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In-Box Review
135
Panzer IV/70 (A)
German Panzer IV/70 (A) Sd.Kfz.162/1
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by: Darren Baker [ CMOT ]


Originally published on:
Armorama

Introduction

The demise of Tristar went by with very little acknowledgement, I suspect they passed so quietly as their products were in direct competition with the products of Dragon Models, a company that was at its zenith then. Due to Dragon Models having been so powerful as regards to World War Two German armour, I suspect many of you have never seen what is included in the Tristar kits offerings, well now you get a second chance. HobbyBoss has begun releasing the Tristar models again under their own name and I have to say I am glad that they have.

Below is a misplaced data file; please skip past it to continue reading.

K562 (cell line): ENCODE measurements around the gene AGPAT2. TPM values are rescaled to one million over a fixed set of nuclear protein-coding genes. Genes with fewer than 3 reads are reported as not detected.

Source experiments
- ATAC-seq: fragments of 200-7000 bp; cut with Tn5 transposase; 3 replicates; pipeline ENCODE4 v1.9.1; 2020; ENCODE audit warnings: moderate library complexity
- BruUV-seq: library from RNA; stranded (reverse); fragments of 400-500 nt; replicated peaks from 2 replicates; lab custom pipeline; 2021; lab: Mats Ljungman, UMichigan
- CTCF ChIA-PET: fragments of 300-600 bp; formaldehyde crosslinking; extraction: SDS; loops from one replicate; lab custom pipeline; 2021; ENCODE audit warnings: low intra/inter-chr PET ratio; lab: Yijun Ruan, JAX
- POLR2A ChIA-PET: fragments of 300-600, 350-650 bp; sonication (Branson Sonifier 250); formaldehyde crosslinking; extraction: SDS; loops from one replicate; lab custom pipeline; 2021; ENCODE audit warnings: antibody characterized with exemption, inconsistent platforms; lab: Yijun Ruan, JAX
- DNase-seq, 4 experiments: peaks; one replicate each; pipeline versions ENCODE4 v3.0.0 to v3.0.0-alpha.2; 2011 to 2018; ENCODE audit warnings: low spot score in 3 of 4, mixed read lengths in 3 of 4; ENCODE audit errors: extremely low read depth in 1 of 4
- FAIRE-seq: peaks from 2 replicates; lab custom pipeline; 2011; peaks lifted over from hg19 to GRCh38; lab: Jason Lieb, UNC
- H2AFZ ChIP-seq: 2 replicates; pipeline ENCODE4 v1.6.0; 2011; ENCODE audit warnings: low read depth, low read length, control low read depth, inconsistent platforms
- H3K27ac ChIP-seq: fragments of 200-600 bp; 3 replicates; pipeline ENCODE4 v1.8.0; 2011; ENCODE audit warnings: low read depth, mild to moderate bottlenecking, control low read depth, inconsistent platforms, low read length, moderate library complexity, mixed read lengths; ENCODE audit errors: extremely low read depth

Contents

The model is packaged in a sturdy cardboard tray and separate cardboard lid, this packaging should hold up well against the postal services of the world. The contents are packaged individually in sealed plastic bags, except where the sprues are duplicated. There is quite a few parts to this model and so packing is tight with very little movement that may cause damage. The contents break down as follows;
15 tan sprues
Lower hull
3 metallic grey sprues
1 vinyl rubber sprue
1 clear sprue
2 brass photo etched frets
1 steel photo etched fret
A decal sheet
An instruction booklet
Promotional material

Review